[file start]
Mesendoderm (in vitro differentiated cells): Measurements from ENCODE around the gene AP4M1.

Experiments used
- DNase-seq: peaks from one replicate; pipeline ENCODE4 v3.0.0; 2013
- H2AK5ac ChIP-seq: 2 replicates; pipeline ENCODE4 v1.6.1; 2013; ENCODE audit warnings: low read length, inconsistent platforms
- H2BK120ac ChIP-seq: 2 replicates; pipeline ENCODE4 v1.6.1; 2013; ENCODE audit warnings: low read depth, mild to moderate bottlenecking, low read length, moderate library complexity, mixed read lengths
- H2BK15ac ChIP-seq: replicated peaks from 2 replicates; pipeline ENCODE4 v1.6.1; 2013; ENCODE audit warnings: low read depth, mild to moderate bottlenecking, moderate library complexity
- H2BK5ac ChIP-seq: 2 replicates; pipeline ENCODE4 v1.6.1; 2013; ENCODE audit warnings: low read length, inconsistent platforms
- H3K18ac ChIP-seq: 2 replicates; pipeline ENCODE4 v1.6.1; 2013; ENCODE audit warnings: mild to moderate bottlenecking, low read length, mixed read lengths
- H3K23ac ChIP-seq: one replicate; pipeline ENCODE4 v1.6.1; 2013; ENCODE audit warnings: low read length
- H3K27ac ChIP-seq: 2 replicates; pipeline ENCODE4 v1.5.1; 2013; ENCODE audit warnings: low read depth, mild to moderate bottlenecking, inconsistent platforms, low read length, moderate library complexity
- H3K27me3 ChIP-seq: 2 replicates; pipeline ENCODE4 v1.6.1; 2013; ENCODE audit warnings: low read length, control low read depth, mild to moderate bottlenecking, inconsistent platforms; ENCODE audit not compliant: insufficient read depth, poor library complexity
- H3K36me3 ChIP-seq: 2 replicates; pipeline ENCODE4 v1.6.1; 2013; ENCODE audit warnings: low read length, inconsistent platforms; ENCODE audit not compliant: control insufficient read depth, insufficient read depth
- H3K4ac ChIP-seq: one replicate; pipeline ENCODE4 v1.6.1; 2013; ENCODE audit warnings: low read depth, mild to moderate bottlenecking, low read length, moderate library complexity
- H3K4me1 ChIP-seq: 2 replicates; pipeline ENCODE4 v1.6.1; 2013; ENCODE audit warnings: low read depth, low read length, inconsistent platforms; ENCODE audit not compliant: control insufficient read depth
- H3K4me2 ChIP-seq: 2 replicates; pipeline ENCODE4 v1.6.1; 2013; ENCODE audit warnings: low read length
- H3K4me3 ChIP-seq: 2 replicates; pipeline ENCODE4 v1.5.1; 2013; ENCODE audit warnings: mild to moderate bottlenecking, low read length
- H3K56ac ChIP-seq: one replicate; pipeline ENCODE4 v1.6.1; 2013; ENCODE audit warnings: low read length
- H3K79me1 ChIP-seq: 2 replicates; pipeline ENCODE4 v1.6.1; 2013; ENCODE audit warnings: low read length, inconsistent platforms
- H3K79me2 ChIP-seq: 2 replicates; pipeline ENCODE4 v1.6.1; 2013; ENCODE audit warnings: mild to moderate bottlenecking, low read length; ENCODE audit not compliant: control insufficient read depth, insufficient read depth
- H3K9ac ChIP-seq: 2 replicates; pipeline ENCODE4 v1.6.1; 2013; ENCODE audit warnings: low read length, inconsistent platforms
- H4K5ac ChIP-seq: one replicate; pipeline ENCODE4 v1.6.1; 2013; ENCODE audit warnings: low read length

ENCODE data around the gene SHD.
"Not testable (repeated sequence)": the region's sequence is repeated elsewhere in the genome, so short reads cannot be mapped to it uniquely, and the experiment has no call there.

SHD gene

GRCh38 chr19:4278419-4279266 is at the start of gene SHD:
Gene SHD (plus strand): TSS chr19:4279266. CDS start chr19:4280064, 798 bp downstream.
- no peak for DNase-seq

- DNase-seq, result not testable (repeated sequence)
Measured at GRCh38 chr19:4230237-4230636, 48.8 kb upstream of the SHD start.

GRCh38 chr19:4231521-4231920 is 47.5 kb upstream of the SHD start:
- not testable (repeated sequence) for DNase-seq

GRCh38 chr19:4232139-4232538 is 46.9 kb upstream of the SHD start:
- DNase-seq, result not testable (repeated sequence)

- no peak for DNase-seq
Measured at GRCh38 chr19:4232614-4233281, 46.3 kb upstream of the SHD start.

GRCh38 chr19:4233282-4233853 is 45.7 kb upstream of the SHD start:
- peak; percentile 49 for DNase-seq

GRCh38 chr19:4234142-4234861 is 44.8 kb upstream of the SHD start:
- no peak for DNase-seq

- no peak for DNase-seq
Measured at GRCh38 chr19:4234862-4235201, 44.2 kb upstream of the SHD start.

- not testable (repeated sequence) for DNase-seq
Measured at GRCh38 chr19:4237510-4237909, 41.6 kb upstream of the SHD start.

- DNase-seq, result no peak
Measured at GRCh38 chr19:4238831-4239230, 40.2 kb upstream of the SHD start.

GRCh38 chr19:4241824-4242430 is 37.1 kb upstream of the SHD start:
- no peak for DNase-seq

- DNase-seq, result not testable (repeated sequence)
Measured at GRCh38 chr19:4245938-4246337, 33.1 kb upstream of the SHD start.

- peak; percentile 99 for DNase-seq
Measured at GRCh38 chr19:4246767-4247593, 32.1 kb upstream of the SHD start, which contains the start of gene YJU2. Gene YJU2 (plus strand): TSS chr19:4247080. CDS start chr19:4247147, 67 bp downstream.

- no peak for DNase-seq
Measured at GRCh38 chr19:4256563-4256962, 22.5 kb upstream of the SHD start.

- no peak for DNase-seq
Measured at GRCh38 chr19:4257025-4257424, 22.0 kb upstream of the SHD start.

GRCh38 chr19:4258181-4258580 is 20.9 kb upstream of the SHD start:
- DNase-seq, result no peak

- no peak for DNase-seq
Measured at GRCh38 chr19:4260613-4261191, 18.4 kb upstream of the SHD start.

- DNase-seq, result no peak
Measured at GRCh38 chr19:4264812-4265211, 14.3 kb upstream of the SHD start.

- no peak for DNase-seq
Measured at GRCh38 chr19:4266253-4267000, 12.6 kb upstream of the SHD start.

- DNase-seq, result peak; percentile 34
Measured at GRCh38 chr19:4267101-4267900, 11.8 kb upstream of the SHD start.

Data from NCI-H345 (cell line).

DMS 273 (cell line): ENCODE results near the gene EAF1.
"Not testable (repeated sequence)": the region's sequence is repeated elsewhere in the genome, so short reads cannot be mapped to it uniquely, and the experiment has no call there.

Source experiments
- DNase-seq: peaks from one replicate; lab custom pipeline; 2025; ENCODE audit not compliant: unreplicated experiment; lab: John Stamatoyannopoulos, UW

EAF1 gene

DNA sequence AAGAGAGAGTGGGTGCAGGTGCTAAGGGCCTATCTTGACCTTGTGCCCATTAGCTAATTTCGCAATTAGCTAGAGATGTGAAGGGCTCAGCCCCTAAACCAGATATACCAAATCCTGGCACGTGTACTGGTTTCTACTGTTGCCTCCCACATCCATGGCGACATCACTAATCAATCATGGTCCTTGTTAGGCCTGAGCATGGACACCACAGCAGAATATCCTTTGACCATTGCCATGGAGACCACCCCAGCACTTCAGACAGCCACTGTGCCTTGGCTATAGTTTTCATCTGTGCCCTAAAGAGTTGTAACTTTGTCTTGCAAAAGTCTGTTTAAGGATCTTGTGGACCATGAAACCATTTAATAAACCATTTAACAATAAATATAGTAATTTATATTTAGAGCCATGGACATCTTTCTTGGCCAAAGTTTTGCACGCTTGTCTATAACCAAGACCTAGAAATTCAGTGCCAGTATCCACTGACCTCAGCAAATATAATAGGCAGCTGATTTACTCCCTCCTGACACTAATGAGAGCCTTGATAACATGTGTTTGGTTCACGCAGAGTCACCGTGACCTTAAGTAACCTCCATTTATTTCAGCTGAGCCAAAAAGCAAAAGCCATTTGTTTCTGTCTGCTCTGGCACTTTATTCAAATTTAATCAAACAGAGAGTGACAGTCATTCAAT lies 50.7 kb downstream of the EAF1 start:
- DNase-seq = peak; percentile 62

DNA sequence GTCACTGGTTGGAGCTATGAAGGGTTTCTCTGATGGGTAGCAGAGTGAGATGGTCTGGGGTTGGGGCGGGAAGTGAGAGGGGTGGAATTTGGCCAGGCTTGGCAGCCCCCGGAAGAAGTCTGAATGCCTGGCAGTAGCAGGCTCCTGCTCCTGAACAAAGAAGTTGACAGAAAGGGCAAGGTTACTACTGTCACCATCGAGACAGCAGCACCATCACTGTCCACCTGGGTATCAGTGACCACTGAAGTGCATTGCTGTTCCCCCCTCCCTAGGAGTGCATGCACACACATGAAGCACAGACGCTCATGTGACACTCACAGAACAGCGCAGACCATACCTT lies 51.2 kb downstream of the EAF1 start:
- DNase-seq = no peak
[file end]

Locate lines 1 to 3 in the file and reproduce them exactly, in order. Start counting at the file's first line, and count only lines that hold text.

Mesendoderm (in vitro differentiated cells): Measurements from ENCODE around the gene AP4M1.

Experiments used
- DNase-seq: peaks from one replicate; pipeline ENCODE4 v3.0.0; 2013